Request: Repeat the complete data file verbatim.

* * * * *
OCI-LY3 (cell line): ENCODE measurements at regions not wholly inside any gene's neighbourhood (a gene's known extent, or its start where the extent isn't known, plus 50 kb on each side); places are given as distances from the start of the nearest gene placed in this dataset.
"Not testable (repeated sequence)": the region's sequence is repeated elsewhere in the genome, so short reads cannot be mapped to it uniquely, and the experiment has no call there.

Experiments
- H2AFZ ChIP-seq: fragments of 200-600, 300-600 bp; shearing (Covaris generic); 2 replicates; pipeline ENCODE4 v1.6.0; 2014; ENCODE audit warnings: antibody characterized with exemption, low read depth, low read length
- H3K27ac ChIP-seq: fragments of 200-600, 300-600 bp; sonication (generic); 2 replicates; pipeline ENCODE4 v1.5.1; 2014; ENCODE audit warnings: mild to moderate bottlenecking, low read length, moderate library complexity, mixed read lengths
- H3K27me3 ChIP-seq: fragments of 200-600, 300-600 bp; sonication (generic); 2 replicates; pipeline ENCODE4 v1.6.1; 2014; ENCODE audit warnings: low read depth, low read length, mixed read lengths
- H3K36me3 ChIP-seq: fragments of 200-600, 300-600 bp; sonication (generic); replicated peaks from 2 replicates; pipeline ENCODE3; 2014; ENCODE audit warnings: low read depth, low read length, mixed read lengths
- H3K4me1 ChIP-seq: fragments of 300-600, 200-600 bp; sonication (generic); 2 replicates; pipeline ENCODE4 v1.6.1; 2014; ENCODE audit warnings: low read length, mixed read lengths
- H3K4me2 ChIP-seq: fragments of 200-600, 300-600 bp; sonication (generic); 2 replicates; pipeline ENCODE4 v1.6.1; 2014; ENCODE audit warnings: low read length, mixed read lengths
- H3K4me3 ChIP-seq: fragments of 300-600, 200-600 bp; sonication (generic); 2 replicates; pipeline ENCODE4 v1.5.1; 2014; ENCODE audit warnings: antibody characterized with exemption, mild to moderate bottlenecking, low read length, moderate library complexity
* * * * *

OCI-LY3 (cell line): ENCODE measurements at regions not wholly inside any gene's neighbourhood (a gene's known extent, or its start where the extent isn't known, plus 50 kb on each side); places are given as distances from the start of the nearest gene placed in this dataset.
"Not testable (repeated sequence)": the region's sequence is repeated elsewhere in the genome, so short reads cannot be mapped to it uniquely, and the experiment has no call there.

Experiments
- H2AFZ ChIP-seq: fragments of 200-600, 300-600 bp; shearing (Covaris generic); 2 replicates; pipeline ENCODE4 v1.6.0; 2014; ENCODE audit warnings: antibody characterized with exemption, low read depth, low read length
- H3K27ac ChIP-seq: fragments of 200-600, 300-600 bp; sonication (generic); 2 replicates; pipeline ENCODE4 v1.5.1; 2014; ENCODE audit warnings: mild to moderate bottlenecking, low read length, moderate library complexity, mixed read lengths
- H3K27me3 ChIP-seq: fragments of 200-600, 300-600 bp; sonication (generic); 2 replicates; pipeline ENCODE4 v1.6.1; 2014; ENCODE audit warnings: low read depth, low read length, mixed read lengths
- H3K36me3 ChIP-seq: fragments of 200-600, 300-600 bp; sonication (generic); replicated peaks from 2 replicates; pipeline ENCODE3; 2014; ENCODE audit warnings: low read depth, low read length, mixed read lengths
- H3K4me1 ChIP-seq: fragments of 300-600, 200-600 bp; sonication (generic); 2 replicates; pipeline ENCODE4 v1.6.1; 2014; ENCODE audit warnings: low read length, mixed read lengths
- H3K4me2 ChIP-seq: fragments of 200-600, 300-600 bp; sonication (generic); 2 replicates; pipeline ENCODE4 v1.6.1; 2014; ENCODE audit warnings: low read length, mixed read lengths
- H3K4me3 ChIP-seq: fragments of 300-600, 200-600 bp; sonication (generic); 2 replicates; pipeline ENCODE4 v1.5.1; 2014; ENCODE audit warnings: antibody characterized with exemption, mild to moderate bottlenecking, low read length, moderate library complexity